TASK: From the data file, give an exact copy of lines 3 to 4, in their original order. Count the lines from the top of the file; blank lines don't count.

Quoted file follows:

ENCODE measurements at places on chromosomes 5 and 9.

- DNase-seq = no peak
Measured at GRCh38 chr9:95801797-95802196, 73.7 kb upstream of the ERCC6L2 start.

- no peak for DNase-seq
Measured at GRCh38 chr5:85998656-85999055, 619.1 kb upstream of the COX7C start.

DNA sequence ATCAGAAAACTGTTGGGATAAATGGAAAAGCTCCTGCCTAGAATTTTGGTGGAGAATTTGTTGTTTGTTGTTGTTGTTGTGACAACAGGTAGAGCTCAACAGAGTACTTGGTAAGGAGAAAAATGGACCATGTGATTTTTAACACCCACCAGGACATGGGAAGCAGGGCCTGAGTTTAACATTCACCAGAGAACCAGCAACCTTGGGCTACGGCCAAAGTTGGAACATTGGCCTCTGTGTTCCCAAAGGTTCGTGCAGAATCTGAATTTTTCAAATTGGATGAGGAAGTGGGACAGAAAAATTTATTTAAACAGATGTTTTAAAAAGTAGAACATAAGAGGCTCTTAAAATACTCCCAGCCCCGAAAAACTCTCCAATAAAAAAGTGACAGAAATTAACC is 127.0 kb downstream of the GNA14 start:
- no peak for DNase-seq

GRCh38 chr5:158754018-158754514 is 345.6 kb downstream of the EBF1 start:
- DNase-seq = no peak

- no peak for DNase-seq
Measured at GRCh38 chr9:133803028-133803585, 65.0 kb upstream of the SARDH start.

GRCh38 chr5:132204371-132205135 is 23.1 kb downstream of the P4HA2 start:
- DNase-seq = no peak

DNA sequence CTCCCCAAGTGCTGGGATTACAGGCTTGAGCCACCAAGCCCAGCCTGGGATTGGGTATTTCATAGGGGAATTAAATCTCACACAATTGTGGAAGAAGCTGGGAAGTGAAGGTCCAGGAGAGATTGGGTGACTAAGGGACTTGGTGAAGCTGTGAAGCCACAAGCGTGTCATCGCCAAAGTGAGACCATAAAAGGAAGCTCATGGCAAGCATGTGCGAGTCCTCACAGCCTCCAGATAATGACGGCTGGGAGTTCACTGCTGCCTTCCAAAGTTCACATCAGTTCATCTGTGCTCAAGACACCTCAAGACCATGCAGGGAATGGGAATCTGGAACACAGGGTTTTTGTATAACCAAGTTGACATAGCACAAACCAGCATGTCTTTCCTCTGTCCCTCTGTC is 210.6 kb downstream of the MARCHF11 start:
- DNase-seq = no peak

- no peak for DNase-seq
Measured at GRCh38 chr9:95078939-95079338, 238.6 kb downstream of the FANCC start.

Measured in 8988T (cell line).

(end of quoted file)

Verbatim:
Measured at GRCh38 chr9:95801797-95802196, 73.7 kb upstream of the ERCC6L2 start.

- no peak for DNase-seq